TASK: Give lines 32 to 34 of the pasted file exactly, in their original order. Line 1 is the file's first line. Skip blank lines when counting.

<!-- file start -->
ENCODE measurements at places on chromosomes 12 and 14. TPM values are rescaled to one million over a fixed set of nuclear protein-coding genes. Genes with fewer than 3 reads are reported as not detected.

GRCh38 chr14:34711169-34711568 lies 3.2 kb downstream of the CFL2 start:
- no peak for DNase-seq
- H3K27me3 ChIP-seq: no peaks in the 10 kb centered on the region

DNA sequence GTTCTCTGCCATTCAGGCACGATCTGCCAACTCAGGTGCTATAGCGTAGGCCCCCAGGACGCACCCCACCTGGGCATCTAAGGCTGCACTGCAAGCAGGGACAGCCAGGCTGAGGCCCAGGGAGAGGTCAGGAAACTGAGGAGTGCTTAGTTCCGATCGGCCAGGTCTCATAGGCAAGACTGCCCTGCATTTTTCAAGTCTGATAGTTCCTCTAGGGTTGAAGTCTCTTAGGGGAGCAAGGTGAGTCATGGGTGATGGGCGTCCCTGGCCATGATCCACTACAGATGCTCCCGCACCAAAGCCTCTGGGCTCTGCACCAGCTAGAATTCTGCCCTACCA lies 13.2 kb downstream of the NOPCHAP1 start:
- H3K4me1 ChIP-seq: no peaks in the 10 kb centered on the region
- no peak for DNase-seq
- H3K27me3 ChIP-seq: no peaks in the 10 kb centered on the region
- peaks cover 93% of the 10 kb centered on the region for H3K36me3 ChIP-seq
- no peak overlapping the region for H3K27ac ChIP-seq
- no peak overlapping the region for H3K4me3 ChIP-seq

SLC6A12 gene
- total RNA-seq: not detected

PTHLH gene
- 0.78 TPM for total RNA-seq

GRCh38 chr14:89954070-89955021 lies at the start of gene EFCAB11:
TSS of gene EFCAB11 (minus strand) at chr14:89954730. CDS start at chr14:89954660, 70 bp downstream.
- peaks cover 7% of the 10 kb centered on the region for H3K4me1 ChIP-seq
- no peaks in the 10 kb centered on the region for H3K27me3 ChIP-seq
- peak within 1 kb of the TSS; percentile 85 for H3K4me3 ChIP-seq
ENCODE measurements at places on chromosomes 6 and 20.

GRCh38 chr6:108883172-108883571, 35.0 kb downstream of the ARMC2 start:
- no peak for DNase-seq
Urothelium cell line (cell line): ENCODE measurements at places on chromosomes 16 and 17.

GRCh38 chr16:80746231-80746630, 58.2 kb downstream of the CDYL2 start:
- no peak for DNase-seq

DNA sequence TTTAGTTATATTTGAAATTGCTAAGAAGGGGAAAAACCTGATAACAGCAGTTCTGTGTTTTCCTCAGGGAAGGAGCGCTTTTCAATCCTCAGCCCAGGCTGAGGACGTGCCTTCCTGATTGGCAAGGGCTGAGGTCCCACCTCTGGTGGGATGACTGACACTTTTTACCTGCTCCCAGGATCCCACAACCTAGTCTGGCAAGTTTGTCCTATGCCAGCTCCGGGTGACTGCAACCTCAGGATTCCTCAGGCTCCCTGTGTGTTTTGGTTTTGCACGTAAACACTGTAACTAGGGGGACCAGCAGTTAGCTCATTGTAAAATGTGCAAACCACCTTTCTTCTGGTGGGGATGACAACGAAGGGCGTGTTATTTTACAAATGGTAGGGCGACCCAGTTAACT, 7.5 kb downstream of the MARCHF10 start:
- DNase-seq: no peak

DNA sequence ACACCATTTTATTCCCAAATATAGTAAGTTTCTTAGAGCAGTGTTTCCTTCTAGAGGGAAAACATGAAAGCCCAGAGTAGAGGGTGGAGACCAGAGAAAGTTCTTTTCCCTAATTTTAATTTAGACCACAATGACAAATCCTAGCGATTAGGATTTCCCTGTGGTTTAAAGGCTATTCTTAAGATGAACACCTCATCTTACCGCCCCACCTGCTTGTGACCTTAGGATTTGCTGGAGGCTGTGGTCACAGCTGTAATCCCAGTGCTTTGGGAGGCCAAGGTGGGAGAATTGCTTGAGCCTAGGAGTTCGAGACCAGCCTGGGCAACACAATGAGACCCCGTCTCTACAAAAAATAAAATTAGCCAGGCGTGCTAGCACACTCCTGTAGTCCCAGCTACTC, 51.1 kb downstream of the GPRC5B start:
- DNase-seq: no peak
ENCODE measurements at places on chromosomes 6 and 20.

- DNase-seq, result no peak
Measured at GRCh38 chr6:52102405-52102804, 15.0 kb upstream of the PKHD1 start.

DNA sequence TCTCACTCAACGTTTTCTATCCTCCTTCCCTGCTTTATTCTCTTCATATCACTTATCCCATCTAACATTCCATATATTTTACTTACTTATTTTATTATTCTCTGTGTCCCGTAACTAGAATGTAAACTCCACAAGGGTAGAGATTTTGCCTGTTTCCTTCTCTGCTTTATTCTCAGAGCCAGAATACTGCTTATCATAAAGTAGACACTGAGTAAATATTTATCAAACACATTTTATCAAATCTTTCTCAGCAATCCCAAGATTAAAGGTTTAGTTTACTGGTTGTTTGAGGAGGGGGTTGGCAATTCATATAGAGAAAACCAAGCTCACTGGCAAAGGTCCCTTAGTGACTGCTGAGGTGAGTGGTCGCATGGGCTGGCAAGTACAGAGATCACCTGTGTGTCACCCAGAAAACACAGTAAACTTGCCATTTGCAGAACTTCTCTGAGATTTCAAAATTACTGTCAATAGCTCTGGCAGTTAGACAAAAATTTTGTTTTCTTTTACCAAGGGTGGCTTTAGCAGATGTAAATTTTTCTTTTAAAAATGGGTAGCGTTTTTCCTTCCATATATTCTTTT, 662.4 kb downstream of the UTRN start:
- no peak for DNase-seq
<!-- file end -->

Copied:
- DNase-seq, result no peak
Measured at GRCh38 chr6:52102405-52102804, 15.0 kb upstream of the PKHD1 start.

DNA sequence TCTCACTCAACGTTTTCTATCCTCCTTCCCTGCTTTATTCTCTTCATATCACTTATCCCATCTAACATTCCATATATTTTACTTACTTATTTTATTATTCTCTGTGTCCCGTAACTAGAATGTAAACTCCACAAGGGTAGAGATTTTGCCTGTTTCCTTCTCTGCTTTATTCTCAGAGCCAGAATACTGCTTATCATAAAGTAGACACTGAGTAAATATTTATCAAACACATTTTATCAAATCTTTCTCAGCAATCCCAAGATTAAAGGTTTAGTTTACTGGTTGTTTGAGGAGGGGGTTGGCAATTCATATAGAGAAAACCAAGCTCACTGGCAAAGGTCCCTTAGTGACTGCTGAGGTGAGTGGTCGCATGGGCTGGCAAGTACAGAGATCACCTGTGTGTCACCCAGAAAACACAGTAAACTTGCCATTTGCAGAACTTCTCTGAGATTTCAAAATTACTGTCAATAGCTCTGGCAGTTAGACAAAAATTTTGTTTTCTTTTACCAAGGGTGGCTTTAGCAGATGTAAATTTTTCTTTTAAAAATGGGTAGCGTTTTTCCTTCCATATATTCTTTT, 662.4 kb downstream of the UTRN start: